STATE 2 corresponds to a half full FIFO queue 36. While in STATE 2, state machine circuit 46 asserts the control signal WE-1 and de-asserts the control signals ENTRY-1 VALID, STALL and WE-0. State machine circuit 46 remains in STATE 2 when the control signals WRITE-BACK and COMPLETE are both asserted. State machine circuit 46 transitions from STATE 2 to STATE 3 when the control signals WRITE-BACK and COMPLETE are asserted and de-asserted, respectively. State machine circuit 46 transitions from STATE 2 to STATE 1 when the control signals WRITE-BACK and COMPLETE are de-asserted and asserted, respectively.

STATE 3 corresponds to a full MFO queue 3,5. While in STATE 3, state machine circuit 46 asserts the control signals ENTRY-1 VALID and STALL and de-asserts the control signals WE-0 and WE-1. State machine circuit 46 transitions from STATE 3 to STATE 2 when the control signals WRITE-BACK and COMPLETE are de-asserted and asserted, respectively.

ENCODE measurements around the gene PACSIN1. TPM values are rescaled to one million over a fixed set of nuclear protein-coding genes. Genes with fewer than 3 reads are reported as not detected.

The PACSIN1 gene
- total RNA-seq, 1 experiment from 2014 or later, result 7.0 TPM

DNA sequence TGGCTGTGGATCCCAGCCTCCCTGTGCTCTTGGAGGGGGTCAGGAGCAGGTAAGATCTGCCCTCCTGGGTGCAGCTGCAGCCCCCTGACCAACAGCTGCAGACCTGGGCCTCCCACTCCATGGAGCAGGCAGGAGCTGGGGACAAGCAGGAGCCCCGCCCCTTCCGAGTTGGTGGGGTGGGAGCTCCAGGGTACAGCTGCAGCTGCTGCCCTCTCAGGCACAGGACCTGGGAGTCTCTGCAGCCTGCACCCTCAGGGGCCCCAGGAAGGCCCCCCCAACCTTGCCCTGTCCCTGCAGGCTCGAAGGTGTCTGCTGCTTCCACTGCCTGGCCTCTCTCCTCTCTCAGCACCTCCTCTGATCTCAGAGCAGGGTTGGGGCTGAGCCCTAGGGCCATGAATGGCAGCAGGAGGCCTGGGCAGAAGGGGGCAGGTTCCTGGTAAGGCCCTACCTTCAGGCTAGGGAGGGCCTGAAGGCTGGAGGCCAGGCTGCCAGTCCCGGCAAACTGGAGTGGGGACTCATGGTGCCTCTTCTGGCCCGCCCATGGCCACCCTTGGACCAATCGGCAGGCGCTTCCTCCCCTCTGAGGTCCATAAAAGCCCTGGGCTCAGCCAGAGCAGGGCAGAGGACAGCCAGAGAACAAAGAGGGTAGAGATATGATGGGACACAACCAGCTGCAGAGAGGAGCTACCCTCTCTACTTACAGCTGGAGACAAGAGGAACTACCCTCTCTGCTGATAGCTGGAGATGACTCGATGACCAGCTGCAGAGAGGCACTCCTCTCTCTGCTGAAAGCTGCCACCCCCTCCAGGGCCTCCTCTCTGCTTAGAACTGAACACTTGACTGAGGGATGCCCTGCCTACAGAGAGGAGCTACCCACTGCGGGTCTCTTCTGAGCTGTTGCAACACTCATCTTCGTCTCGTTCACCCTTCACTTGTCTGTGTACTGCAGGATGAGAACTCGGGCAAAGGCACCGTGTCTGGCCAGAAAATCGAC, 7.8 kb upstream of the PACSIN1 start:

FIG. 4 depicts a block diagram of state machine 46 depicted in FIG. 1. FIG. 4 depicts one of numerous equivalent embodiments of a circuit that generates the control signals depicted in FIG. 3. An output of an inverter 56 generates the control signal WE-0 and SELECT. An output of an AND gate 58 generates the control signals ENTRY-1 VALID and STALL. An output of an inverter 60 generates the control signal WE-1. An input of inverter 54 is connected to the data (Q) output of a latch 62. A first input of AND gate 58 is connected to the data output of latch 62. A second input of AND gate 58 is connected to a data output (D) of a latch 64. An input of inverter 60 is connected to the data output of latch 64. Latches 62 and 64 are clocked by a periodic clocking signal (not shown).